Visit with Jim Harper – March, 2006

Today I met with Jim Harper, owner of Harper Dairy Farm in Dry Fork, VA.  He is at least the 3rd generation of Harper's to farm this land and thinks it has been in his family for a long time.  He is 57 years old and married, with two children.  Although he taught junior high school for a few years after college, he realized he loved to farm and went back to the dairy business of his father.  I think his father's health at the time also played a role in when he returned to the farm.  Jim seems quite happy farming and said it was “in his blood.”

 The farm is about 650 acres, according to Jim, and has over 200 milk cows, plus 100 heifers he breeds for sale.  He also plants about 200 acres in corn and 50 acres in beans.  (He says he makes no money on the beans, but they alternate with the corn.)  Jim also leases and farms two other parcels nearby which are owned by his brother and another relative, who both live elsewhere.  Jim says the dairy business in Virginia has consolidated like most others.  When he started there were 50 dairies in the state; now there are about seven.

 It's beautiful rolling land straddling US 41, about 6 miles northwest of Danville, Virginia.  (Jim's mailing address of Dry Fork is only that – there is no Dry Fork.)  Jim's land is at the southern end of White Oak Mountain which runs southwest to northeast.  US 41 runs through the southern tip of the mountain area at a place called Pleasant Gap and Jim's land is just northeast of there.  The suburbs of Danville, Virginia come within a few miles of this land and Jim says land prices are jumping way up.  Already there are very large houses going up all around Jim's farm, but he seems to not be interested in selling any land for that purpose and seems to want to increase the size of the farm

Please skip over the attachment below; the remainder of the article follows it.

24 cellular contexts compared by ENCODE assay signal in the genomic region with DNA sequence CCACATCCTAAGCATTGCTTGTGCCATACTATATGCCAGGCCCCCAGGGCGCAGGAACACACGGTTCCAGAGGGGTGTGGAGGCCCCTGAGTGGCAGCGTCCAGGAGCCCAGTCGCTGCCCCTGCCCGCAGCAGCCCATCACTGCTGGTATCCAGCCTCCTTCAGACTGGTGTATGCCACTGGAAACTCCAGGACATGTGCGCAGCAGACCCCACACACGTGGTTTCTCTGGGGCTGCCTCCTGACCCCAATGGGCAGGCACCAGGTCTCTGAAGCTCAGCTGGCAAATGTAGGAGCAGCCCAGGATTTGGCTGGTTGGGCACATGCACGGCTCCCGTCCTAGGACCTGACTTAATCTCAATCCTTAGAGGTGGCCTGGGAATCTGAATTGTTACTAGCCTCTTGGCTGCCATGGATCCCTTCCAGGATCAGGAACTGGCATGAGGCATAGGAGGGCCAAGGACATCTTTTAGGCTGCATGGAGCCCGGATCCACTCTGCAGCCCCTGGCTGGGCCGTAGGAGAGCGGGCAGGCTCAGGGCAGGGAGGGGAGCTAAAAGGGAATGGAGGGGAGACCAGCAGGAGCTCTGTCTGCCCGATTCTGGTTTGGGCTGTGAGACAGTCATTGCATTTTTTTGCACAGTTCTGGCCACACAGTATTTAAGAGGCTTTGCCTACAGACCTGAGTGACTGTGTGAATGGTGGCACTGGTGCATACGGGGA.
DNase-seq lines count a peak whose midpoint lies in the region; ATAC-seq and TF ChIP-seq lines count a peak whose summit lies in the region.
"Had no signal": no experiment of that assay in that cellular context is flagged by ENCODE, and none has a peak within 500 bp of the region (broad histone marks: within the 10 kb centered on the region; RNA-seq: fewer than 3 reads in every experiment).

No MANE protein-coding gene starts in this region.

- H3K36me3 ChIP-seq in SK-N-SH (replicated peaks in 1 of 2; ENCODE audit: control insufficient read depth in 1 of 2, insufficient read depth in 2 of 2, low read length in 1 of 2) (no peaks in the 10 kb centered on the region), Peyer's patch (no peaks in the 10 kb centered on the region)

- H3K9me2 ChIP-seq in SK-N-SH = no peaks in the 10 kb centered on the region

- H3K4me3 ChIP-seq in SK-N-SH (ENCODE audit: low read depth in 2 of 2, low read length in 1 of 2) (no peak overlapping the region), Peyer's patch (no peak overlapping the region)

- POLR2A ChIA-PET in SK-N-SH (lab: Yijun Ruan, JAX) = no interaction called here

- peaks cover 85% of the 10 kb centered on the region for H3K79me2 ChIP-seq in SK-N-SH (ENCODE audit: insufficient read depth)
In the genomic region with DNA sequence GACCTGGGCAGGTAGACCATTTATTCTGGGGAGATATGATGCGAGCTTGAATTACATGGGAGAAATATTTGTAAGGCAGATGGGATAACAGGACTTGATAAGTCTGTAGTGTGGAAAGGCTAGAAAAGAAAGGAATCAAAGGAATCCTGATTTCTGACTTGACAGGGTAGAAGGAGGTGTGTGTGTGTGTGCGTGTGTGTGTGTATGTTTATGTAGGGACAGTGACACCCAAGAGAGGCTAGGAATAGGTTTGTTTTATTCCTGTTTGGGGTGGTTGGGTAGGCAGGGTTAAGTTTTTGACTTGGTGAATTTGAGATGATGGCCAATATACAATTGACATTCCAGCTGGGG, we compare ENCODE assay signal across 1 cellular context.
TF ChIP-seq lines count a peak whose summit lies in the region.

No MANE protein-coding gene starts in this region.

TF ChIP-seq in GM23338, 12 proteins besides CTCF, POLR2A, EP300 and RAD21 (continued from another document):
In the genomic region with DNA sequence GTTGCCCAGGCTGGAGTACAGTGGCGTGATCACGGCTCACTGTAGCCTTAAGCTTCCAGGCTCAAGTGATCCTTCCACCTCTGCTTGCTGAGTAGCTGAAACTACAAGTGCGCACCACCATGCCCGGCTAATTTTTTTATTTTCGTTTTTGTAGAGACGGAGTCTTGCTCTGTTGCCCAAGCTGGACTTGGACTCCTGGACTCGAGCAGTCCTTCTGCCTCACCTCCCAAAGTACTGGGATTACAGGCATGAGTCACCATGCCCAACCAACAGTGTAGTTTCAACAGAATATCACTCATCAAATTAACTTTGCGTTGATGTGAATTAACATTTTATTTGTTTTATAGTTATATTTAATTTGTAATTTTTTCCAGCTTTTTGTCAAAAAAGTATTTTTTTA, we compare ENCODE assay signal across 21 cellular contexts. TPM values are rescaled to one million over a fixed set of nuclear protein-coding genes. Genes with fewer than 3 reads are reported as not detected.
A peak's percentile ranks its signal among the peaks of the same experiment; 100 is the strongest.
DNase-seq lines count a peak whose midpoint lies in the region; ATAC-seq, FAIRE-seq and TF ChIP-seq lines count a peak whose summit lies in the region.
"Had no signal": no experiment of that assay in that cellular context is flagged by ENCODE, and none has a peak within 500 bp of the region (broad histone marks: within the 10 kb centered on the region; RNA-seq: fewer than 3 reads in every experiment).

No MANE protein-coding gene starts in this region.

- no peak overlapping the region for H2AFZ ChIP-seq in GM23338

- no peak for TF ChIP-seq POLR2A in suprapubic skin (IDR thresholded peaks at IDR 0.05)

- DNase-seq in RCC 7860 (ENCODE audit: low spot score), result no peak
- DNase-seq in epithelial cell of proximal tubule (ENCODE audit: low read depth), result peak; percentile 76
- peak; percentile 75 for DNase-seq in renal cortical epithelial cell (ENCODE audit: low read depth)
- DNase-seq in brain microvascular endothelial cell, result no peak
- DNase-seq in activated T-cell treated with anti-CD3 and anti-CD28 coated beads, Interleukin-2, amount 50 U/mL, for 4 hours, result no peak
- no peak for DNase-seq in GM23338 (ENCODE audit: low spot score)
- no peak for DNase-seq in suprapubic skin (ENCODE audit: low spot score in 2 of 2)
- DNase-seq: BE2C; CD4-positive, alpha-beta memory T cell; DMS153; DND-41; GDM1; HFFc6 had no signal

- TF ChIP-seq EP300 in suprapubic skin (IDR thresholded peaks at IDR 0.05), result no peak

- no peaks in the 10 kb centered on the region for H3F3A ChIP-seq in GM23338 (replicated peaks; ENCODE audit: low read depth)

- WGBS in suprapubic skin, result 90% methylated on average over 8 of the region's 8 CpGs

Jim doesn't know (other than what is listed below) much about his family, except they have been on this land a long time.  He seems to have built up the size of the farm and mentioned purchasing several parcels in the last few years.  He also mentioned a drought several years ago that diminished his herd quite a bit, but he has been building it up since then.

 He seemed quite proud of his son Adam and said, “He likes to work and that's good.”  I met Adam and he was a very straightforward young man who looked me right in the eye as he shook my hand.  Sounds like the Harper Farm might be safe for another generation.


Here is Jim's lineage, according to his recollection:

 1 Samuel Douglas Harper d. abt 1951 or 1952

   +Lila Blair

             2 Bryant Harper (oldest son?)

            2 Samuel Douglas Harper, Jr.

            2 Preston Harper (school principal and sold insurance)

            2 Aylor Harper (killed in a train wreck in OH)

            2 Estelle Harper

            2 George Ryland Harper d. abt 1986 Moved to a small 5 acres and house nearby in later years.

            +Ruth Robertson, dau. Of “Kit” Robertson and ??, d. abt 1980

                         3 George Ryland Harper, Jr. (didn't want to farm, worked for a natural gas company)

                        3 James Robertson Harper b. June 17, 1948  (Jim)

                        +Frances Powell b. April 20, 1950

                                     4 Leah Harper b. Dec 23, 1979, married, living in ??

                                    4 Adam Harper (who farms with Jim in 2006)

   +?? 2nd wife of Samuel Douglas Harper

 -Bill Hall, March, 2006



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